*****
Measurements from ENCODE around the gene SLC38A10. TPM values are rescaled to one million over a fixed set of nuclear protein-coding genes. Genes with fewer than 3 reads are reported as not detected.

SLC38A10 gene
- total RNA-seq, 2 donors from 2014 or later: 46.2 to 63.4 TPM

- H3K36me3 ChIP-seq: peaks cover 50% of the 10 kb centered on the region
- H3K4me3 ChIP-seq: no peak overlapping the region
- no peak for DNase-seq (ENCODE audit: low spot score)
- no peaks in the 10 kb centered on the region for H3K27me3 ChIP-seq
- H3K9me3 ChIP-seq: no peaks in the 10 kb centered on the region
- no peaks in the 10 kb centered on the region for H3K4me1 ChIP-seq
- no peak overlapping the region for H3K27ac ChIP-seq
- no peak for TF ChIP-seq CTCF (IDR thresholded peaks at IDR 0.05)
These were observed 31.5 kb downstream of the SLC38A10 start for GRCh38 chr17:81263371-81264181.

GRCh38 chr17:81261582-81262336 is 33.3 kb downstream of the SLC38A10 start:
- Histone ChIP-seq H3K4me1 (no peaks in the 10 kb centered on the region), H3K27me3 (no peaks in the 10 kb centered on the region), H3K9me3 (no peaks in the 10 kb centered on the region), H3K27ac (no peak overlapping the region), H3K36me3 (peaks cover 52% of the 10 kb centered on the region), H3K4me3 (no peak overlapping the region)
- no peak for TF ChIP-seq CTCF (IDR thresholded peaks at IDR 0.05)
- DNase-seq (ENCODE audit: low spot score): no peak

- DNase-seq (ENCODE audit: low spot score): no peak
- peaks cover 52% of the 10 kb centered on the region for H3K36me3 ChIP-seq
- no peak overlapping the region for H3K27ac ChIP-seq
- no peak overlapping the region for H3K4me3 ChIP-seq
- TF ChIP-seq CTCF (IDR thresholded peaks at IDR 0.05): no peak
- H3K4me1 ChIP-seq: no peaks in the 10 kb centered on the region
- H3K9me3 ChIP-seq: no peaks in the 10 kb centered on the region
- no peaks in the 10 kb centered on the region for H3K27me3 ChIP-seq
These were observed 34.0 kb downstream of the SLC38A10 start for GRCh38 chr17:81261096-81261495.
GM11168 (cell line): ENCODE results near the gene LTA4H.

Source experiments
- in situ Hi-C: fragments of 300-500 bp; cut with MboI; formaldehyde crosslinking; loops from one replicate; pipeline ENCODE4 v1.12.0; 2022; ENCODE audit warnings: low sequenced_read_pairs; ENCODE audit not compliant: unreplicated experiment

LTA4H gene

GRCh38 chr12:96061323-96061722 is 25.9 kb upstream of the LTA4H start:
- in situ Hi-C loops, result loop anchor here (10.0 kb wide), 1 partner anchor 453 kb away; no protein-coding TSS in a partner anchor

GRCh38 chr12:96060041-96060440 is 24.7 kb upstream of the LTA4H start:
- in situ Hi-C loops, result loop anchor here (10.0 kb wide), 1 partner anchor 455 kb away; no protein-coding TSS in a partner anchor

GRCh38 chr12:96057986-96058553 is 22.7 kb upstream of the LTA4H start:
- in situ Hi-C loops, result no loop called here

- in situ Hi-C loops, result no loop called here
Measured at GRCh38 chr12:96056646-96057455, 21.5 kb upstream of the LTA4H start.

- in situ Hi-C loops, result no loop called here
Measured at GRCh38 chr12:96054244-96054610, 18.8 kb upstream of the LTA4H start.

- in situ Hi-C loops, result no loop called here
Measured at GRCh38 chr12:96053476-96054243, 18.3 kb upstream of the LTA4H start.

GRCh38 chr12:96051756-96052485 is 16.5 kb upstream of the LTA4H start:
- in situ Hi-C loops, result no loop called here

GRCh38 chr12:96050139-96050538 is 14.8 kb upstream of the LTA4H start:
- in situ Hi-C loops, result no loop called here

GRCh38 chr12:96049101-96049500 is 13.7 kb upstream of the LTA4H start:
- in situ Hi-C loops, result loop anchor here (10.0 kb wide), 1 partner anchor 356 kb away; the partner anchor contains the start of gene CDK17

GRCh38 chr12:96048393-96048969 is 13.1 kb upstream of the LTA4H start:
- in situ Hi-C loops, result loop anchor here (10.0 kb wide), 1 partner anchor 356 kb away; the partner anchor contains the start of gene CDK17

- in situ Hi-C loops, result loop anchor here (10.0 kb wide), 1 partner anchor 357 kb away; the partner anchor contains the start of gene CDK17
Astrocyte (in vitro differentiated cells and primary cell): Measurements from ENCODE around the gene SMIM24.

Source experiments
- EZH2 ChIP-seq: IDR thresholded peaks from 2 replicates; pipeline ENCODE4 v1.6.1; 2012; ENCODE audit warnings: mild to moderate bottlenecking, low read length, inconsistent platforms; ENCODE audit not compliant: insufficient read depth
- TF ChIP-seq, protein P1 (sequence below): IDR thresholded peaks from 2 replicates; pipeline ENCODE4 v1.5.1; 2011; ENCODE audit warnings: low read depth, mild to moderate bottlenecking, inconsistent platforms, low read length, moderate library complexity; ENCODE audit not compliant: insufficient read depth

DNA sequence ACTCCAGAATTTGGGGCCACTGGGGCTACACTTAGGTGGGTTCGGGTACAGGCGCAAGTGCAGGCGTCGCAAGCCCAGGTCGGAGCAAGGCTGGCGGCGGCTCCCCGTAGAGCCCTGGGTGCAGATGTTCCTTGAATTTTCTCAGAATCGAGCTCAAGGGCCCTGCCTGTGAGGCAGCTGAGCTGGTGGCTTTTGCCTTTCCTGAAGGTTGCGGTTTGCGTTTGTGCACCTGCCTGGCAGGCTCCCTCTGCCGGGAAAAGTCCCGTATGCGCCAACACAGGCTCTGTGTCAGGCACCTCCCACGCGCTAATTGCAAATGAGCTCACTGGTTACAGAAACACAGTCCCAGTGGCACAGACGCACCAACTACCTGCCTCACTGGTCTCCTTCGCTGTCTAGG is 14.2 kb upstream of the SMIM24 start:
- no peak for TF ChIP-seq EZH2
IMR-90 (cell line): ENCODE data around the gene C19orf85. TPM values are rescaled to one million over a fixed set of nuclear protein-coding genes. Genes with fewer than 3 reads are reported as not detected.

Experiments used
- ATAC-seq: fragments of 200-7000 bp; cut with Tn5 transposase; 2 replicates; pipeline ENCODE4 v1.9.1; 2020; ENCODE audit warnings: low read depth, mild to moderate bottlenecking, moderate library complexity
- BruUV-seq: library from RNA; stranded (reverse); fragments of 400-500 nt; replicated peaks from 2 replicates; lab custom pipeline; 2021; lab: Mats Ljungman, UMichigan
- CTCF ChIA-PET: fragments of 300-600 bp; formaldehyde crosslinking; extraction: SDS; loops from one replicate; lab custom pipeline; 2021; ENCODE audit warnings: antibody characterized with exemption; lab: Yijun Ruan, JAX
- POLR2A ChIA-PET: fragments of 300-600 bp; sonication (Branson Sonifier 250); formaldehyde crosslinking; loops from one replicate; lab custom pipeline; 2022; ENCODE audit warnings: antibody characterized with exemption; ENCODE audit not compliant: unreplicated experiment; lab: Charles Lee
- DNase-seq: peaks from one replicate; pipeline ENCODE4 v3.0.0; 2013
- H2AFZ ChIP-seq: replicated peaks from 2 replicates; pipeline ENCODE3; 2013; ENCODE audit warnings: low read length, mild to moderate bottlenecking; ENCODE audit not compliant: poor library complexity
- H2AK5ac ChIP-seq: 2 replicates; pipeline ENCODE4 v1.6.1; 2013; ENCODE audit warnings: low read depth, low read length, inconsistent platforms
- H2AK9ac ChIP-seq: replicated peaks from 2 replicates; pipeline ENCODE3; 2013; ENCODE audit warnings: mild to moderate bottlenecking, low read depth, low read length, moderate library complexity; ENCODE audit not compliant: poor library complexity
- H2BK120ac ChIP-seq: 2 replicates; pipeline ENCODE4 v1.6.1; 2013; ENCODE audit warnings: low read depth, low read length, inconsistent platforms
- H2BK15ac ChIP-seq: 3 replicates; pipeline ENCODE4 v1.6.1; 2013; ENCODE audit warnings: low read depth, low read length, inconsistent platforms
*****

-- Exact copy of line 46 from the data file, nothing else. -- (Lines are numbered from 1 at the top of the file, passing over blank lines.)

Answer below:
GRCh38 chr12:96049101-96049500 is 13.7 kb upstream of the LTA4H start: